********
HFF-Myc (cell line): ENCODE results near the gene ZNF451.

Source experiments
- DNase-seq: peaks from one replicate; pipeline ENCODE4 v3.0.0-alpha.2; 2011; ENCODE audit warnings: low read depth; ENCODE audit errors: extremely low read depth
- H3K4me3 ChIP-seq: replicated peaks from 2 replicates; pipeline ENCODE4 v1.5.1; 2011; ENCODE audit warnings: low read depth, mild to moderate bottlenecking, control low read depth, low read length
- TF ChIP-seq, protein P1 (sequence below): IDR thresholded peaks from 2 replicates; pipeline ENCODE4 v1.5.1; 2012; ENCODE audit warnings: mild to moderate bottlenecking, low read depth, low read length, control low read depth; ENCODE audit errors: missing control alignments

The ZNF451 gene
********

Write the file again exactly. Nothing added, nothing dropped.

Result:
HFF-Myc (cell line): ENCODE results near the gene ZNF451.

Source experiments
- DNase-seq: peaks from one replicate; pipeline ENCODE4 v3.0.0-alpha.2; 2011; ENCODE audit warnings: low read depth; ENCODE audit errors: extremely low read depth
- H3K4me3 ChIP-seq: replicated peaks from 2 replicates; pipeline ENCODE4 v1.5.1; 2011; ENCODE audit warnings: low read depth, mild to moderate bottlenecking, control low read depth, low read length
- TF ChIP-seq, protein P1 (sequence below): IDR thresholded peaks from 2 replicates; pipeline ENCODE4 v1.5.1; 2012; ENCODE audit warnings: mild to moderate bottlenecking, low read depth, low read length, control low read depth; ENCODE audit errors: missing control alignments

The ZNF451 gene